Sunday, March 25, 2012

Do It Yourself

In January of 1961, the Russian research base called Novolazarevskaya Station was opened, isolated deep in the frozen Antarctic ice cap. By the end of April, one of the 13 crewmen started displaying unmistakeable signs of appendicitis, so the base doctor, Leonid Rogozov, decided that, although the conditions would poor, he would have to conduct an emergency appendectomy on the patient. The main problem with this plan was besides being the only qualified medic on the base, the doctor was also the patient.

27-year-old Rogozov began feeling weak and nauseous on April 29, 1961, and had severe pain in his abdomen. When his temperature rose and his vomiting didn't cease by the next day, he had made his own diagnosis, and knew that the only solution was surgery. Novolazarevskaya is in Queen Maud's Land, the part of Antarctica directly south from the tip of Africa; the next closest Russian base was Mirny, which is Australian Antarctic Territory, and more than 3,700 miles away. Nearby non-Russian bases were unable to help because they lacked an airplane, and there was a blizzard closing in besides. So, Rogozov decided to perform self-surgery.

Rogozov and station director Vladislav Gerbovich assembled a team to assist in the self-surgery; the station's meteorologist would serve as the nurse of sorts, handling instruments to Rogozov and holding the wound open with retractors, and had to kneel during the entire procedure. The station mechanic held the mirror - as Rogozov wouldn't be able to see his own abdomen directly - and adjusted the lighting. Gerbovich stayed on hand in case one of the other two would faint during surgery, so he could assume their role. Rogozov gave them basic instructions on artificial respiration and prepared them for what he was going to do as best he could. They sterilized as much as they could, and Rogozov took a local anesthetic called procaine. Fifteen minutes later, he began.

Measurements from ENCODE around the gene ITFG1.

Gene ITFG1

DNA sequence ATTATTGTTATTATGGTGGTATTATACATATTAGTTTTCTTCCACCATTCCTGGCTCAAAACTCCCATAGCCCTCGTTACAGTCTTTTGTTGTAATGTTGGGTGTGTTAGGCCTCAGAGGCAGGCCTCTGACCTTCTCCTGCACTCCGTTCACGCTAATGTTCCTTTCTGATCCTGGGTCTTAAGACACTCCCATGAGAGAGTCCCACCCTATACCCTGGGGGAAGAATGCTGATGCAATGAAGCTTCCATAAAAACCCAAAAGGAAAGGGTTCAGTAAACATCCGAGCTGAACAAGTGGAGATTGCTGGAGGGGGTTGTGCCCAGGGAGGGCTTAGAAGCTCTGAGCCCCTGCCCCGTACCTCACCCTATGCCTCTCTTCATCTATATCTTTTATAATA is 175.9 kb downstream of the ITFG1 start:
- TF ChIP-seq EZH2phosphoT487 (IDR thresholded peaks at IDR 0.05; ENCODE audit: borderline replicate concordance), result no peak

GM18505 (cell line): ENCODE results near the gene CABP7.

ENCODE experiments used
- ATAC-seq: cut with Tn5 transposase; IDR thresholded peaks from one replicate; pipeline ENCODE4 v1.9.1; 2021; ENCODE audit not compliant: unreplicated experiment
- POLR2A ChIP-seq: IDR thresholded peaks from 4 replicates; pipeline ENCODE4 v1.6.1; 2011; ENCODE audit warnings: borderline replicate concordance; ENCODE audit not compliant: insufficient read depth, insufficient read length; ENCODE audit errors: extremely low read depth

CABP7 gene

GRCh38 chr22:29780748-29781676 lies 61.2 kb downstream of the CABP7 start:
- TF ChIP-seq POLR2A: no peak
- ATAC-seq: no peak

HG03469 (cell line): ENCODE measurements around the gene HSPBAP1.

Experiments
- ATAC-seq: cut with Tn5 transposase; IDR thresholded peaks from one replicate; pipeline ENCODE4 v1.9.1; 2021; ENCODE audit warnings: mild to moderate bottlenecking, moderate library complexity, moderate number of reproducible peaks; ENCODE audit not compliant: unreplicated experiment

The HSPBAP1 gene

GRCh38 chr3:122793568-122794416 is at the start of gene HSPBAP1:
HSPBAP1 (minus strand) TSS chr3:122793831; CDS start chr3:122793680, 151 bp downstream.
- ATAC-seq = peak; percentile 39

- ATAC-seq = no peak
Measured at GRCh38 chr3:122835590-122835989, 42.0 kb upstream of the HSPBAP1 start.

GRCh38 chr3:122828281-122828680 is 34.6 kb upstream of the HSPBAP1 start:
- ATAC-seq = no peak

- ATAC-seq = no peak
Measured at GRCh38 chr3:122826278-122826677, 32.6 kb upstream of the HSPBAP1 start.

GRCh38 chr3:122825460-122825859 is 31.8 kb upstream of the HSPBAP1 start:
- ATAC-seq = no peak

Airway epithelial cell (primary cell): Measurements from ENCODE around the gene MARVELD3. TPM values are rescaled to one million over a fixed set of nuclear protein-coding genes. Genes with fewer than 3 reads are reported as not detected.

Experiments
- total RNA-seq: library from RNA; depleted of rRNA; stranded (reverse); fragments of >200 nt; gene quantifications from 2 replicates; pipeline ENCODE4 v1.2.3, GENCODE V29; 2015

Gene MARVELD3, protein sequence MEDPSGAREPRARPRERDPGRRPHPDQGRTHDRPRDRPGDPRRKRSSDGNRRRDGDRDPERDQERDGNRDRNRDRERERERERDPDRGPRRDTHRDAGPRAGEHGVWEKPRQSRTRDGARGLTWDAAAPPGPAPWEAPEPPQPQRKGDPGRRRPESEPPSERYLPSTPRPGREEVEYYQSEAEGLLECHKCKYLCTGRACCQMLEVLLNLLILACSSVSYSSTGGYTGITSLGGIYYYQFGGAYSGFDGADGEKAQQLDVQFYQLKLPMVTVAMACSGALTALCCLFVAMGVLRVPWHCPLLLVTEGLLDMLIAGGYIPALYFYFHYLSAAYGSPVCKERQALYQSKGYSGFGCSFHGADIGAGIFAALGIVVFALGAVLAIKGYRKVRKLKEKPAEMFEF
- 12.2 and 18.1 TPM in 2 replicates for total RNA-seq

Rogozov worked mainly be touch, which was why he decided not to wear gloves. He made a 10 to 12 centimeter incision in his midsection, and began feeling around for his appendix. The operation took almost two hours - far longer than normal - because Rogozov kept feeling weak and had to rest periodically to keep from passing out himself. The mechanic had to keep wiping Rogozov's forehead, and he was sweating profusely. He bled heavily, and his intestines gurgled.

Finally, he reached the appendix, which according to his later estimation was less than a day from bursting. He successfully removed it and gave himself some antibiotics. After telling his assistants how to clean the instruments, he sewed himself up. and then took some sleeping pills and a nap. Rogozov rested for several days, but recovered fully and stayed at Novolazarevskaya for more than a year. Finally, he returned to Leningrad (now St. Petersburg) and never returned to the Antarctic. He finished the dissertation he had delayed in order to take the post at Novolazarevskaya, and was awarded the Red Banner of Labour for his ordeals. Rogozov later headed the surgery department at the Leningrad/St. Petersburg Research Institute for Tubercular Pulmonology for 14 years before his death in 2000.

Links and Sources:

"Self-Operation", by L.I. Rogozov, Physician, Sixth Antarctic Expedition, available online here.

Trailblazing Medicine: Sustaining Explorers During Interplanetary Missions, by Erik Seedhouse, Springer Books, 2011.


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